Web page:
I'm married to a "manteruppter".
Manterrupting (definition): Unnecessary interruption of a woman by a man.
This has always been the case at our house, and it never really bothered me (that's just the way we operate as a couple), until last night when we had a dinner guest who asked me a direct question and my husband did me the favor of replying on my behalf. I let it pass at the time: the guest was his friend, and we often talk over the top of one another when we are excitable about a topic, but in this case, the interruption really stuck with me like a raspberry seed in a wisdom tooth. Not least, because I just learned this fantastic word (manterrupter), but also because it seems like this is enough of a problem in the wider world to prompt a couple of recent articles here and here advising women how to deal with the subject of being interrupted by a male colleague at work.
I am no stranger to "manterrupting"; as someone who works in the male-dominated field of media, I'm often the only lady in the room, and the "manterrupting" can be especially epidemic here in England, where there is a definite gender divide in the workplace culture. Fact: when you are sitting around a table of big guys who all played rugby for their school and negotiate million-pound deals with FTSE 100 clients, it can be tough to get a word in edgewise, to navigate the choppy waters of "speaking while female". It's not only me; Sheryl Sandberg (Facebook's number 2) and will-she or won't-she-run Hillary Clinton are both having a hard time too.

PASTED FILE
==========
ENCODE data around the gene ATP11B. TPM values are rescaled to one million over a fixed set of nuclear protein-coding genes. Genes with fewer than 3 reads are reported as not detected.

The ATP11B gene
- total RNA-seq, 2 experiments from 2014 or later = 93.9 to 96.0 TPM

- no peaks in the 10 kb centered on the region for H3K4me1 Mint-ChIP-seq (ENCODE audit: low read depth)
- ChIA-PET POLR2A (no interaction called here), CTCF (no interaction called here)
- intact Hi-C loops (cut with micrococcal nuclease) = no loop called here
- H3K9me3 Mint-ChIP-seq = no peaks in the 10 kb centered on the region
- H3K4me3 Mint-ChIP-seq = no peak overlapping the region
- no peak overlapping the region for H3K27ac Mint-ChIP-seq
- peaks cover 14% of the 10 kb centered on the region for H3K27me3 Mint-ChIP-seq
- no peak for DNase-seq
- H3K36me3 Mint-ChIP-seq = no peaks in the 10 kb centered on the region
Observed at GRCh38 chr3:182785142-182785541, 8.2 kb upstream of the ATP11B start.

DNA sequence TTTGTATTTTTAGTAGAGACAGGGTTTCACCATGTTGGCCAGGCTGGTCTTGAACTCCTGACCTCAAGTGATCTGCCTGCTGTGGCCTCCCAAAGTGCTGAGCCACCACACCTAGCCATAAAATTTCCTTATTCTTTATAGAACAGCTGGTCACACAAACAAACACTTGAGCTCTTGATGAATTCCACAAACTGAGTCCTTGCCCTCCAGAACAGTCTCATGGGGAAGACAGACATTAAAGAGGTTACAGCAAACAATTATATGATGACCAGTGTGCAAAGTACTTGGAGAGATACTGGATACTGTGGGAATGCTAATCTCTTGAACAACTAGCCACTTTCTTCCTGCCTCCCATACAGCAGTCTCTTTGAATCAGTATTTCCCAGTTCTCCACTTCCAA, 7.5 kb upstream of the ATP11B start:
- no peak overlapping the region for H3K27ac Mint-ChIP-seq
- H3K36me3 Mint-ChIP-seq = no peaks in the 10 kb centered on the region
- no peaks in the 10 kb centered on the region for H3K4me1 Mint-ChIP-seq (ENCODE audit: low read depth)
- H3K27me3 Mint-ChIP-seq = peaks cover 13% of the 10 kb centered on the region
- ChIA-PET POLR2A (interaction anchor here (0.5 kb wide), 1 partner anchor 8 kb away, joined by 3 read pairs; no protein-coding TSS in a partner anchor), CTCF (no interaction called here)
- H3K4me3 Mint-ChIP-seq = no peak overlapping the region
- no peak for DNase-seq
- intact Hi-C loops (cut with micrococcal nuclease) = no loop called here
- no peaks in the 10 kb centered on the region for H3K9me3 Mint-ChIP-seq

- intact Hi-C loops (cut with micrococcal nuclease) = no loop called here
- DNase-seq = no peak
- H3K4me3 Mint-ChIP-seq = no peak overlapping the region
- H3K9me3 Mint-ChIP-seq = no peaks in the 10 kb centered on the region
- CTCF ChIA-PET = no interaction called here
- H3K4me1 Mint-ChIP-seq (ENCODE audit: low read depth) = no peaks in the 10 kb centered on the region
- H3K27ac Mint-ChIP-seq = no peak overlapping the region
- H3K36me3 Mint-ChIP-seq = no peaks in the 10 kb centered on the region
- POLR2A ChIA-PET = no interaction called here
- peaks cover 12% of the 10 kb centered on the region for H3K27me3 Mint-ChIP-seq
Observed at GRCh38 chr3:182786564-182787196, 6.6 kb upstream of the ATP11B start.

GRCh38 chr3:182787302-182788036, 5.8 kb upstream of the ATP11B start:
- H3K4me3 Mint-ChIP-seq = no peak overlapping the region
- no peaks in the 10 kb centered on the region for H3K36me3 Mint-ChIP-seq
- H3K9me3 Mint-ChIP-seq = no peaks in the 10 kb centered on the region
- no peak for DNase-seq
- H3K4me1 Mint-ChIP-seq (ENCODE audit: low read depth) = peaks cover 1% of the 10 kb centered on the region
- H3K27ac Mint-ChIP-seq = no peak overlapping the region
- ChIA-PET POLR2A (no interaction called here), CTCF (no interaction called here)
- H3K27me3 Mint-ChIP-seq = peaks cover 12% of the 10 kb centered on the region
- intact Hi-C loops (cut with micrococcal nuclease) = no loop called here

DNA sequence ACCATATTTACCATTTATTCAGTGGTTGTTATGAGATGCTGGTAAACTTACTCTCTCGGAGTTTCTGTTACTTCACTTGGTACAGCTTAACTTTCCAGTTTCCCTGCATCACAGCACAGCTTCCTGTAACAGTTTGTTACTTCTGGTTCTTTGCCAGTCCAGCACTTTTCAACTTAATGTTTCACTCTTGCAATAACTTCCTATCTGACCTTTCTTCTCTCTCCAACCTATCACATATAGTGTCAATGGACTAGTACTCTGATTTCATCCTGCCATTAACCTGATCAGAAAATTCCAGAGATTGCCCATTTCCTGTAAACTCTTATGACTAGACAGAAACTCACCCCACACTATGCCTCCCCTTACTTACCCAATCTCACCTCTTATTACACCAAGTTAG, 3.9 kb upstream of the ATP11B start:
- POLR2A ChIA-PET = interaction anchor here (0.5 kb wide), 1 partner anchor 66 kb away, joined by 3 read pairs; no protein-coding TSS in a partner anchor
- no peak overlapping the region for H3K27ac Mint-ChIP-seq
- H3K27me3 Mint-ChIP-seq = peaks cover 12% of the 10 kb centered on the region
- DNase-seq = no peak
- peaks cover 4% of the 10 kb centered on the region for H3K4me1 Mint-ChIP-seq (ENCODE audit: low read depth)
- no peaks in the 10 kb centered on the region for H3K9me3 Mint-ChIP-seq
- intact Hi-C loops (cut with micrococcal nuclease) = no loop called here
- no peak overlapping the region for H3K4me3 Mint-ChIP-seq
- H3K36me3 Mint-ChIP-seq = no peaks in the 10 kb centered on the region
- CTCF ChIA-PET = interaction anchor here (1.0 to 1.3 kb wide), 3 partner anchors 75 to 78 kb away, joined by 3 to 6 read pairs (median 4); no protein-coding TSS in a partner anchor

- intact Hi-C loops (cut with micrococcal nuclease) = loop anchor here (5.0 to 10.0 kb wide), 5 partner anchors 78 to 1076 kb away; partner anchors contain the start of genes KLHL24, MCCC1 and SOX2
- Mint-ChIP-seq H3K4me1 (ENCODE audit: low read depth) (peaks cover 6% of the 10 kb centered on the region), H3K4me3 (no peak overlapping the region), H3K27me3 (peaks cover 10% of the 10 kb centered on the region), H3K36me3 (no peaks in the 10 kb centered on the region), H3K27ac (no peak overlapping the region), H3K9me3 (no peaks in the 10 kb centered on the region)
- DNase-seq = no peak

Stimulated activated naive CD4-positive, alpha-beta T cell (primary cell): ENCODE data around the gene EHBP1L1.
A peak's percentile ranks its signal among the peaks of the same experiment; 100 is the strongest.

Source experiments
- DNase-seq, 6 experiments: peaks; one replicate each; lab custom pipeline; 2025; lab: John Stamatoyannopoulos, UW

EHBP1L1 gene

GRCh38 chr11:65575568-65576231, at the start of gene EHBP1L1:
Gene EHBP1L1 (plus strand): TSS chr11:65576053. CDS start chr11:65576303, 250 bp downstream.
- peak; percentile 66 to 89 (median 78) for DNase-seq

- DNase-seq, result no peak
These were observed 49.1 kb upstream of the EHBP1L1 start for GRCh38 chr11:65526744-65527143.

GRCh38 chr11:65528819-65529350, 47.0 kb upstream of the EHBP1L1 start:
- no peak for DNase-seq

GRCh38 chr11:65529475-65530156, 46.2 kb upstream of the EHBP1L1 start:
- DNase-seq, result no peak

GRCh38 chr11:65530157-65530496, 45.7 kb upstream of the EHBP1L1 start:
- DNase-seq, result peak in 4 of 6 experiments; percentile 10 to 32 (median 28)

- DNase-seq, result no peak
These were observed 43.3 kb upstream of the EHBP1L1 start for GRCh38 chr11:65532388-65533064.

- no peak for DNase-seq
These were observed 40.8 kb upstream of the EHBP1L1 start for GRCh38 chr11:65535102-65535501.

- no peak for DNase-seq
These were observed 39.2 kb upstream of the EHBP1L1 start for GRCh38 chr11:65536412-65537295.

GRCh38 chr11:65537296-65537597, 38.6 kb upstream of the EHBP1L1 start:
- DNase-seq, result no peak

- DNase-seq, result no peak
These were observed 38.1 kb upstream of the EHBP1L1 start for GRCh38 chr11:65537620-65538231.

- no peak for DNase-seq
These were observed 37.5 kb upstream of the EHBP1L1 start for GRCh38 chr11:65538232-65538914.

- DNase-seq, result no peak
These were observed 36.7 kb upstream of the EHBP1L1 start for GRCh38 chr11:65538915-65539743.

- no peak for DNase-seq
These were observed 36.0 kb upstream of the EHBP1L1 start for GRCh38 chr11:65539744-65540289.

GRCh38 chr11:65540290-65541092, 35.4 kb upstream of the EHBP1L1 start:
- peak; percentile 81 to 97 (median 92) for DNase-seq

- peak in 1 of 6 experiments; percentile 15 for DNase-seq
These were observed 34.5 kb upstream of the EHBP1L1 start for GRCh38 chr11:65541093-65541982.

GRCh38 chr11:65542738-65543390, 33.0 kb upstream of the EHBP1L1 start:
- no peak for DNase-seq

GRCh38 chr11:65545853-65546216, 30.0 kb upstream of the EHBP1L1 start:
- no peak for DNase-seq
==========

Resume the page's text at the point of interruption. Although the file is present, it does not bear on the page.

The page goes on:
So here's the thing: I am feeling the need to speak out, because just Friday, little Isabelle became the victim of "bropropriation."
Bropropriation (definition): Hijacking a woman's idea and taking credit for it.
In this case, it wasn't an idea, it was a thing, one of the five badges she earned as part of walk to school week. Her male classmate wanted her dinosaur badge, and so she gave it to him, and thereby, he retained credit for her walk to school. Boo. And so now she's unwittingly participated in a culture of someone else taking credit for her work, a pattern which, if it isn't stopped now, is going to carry her all the way into her professional life, where she might become less engaged, less creative, and self-doubtful.
It's not okay to give your own things away without a good reason. We've sent her to school today with the instructions to remind this other kid he owes her a badge in trade. That's today; what about tomorrow? We have to make room for girls and women to speak. Check this out: when President Obama held his last news conference of 2014, he called on eight reporters — all women. It made headlines worldwide. Had a politician given only men a chance to ask questions, it would not have been news; it would have been a regular day. What would happen if we all had Obama-style meetings, or made special room for the girls in classrooms to speak up, would the plague of manterrupting disappear? How can we support each other to make sure we are heard in meetings or the living room ('Wait a moment- let her finish')? I'm not sure, but I think it's definitely time to make a start. Let's make 2015 the year to speak out!
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